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Greater role for women in health sector underscored

Greater role for women in health sector underscored

Mar 09, 2016 - 11:30

KABULinfo-icon (Pajhwok): Afghan, Worldinfo-icon Healthinfo-icon Organisation (WHO), United Nations Population Fund (UNFPA) officials on Wednesday stressed the need for gender equality and a greater role for womeninfo-icon in the health sector.

The Ministry of Public Health (MoPH), together with the World Health Organization (WHO), the United Nations Population Fund (UNFPA) and partners, celebrated International Women’s Day in Kabul.

Ministry officials, healthcare providers and civil societyinfo-icon organisations highlighted women’s crucial contributions to improving healthcare in Afghanistaninfo-icon while calling for action to step up gender equality and increase the number of women working in the health sector.

“Women make vital contributions to public health strategies and plans and to the delivery of health services. The ministry remains committed to the equal rights of girls and women to receive quality healthcare at all stages of their lives,” the minister of public health said.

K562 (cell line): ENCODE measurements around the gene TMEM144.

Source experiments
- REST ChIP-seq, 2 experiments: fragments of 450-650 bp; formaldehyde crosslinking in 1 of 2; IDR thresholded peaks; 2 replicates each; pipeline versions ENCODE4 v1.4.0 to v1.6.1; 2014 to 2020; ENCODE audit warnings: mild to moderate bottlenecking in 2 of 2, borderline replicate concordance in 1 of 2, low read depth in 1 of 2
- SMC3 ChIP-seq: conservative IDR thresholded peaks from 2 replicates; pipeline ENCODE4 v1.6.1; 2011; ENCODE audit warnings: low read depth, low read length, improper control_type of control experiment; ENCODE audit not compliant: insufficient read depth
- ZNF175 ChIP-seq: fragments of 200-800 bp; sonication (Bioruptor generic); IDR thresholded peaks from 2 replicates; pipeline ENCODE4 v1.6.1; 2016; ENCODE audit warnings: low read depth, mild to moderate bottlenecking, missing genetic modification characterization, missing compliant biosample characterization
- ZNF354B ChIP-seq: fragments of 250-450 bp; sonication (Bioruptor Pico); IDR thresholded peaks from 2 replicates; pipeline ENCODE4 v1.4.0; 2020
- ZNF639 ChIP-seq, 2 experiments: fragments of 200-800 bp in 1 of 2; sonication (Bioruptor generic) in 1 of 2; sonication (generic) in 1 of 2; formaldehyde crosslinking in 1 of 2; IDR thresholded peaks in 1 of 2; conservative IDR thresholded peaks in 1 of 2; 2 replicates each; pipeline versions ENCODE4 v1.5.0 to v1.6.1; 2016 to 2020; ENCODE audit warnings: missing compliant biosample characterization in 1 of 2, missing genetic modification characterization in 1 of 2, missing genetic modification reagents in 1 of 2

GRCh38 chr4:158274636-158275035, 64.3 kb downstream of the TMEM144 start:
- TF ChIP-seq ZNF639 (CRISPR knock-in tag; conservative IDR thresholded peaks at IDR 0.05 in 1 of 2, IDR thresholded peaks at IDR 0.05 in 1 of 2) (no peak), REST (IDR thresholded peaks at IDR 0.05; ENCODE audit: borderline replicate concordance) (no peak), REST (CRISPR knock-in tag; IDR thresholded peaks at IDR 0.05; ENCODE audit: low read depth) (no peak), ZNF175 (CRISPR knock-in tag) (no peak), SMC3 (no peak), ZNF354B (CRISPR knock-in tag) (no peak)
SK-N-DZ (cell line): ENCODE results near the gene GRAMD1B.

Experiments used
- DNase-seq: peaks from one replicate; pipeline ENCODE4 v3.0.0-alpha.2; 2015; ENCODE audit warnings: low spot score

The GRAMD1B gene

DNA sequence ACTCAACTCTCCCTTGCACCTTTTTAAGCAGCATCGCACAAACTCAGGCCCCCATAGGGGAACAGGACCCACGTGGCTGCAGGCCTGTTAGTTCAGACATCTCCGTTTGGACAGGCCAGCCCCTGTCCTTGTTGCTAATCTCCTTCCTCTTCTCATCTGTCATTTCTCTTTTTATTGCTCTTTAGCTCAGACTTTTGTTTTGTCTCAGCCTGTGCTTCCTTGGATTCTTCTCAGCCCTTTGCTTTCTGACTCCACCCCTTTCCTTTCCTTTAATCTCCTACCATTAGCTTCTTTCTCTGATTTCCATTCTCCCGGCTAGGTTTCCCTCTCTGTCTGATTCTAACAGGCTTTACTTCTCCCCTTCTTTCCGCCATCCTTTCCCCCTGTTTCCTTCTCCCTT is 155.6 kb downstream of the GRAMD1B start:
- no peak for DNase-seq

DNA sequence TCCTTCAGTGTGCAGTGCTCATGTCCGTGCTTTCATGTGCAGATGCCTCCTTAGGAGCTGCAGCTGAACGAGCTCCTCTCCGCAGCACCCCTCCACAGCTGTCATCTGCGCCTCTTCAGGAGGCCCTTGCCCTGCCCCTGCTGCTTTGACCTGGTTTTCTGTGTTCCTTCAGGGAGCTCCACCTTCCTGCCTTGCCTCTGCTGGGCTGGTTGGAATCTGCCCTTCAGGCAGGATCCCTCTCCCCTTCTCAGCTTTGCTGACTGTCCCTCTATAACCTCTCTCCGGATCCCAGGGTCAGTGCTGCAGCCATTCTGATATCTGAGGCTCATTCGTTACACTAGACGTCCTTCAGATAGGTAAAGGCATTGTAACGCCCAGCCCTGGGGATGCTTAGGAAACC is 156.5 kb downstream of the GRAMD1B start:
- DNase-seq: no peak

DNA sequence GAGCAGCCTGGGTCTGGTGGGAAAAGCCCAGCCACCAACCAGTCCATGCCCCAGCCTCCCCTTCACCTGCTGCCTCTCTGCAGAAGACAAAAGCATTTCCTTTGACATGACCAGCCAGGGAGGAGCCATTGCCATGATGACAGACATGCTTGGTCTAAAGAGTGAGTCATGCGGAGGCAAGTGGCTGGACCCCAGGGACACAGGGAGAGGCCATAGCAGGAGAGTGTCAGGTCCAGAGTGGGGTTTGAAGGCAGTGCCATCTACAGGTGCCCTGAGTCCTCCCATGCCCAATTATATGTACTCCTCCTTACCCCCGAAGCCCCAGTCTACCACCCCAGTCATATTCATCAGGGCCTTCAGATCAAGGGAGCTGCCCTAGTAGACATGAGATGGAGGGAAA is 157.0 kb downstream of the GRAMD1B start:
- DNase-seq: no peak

Dr.  Ferozuddin Feroz added increasing women’s participation in all roles in the health sector at all levels was a key priority that was also emphasised in Afghanistan’s new National Health Strategy and Policy for 2016-2020.

Dr.BannetNdyanabangi, UNFPA representative, renewed the UN agency’s commitment to supporting MoPH to increase the presence of female health workers in both service delivery and management of the important sector.

“One of the key barriers is child marriage which is prevalent in Afghanistan, but under-documented. Globally, every day 37,000 girls under 18 years of age are forced into marriage that is denying their fundamental human rights.

“Girls need to be educated so they will be able to add to the number of female health workers. We, therefore, need to end child marriage”, the UNFPA representative argued.

WHO Country Representative Dr. Richard Peeperkornalso underscored the dire need to recruit more female health workers and professionals into all roles and levels of the health sector. Peeperkornalso urged more investment in improving fair and equitable recruitment and retention policies for healthcare workers.

“Discrimination and harassment remain challenges that must be urgently tackled. Women must be encouraged and supported to apply for work in the health sector and we must ensure safe and respectful workplaces for everyone. Employing women in the health sector brings better health and well-being for all.”

Out of Afghanistan’s 5,858 doctors, only 22% are women. Women constitute 21% of the country’s 5,599 nurses. Currently 11,037 women community health workers provide essential basic health services and health educationinfo-icon to women around Afghanistan. However, only 3% of 958 community health supervisors are women.


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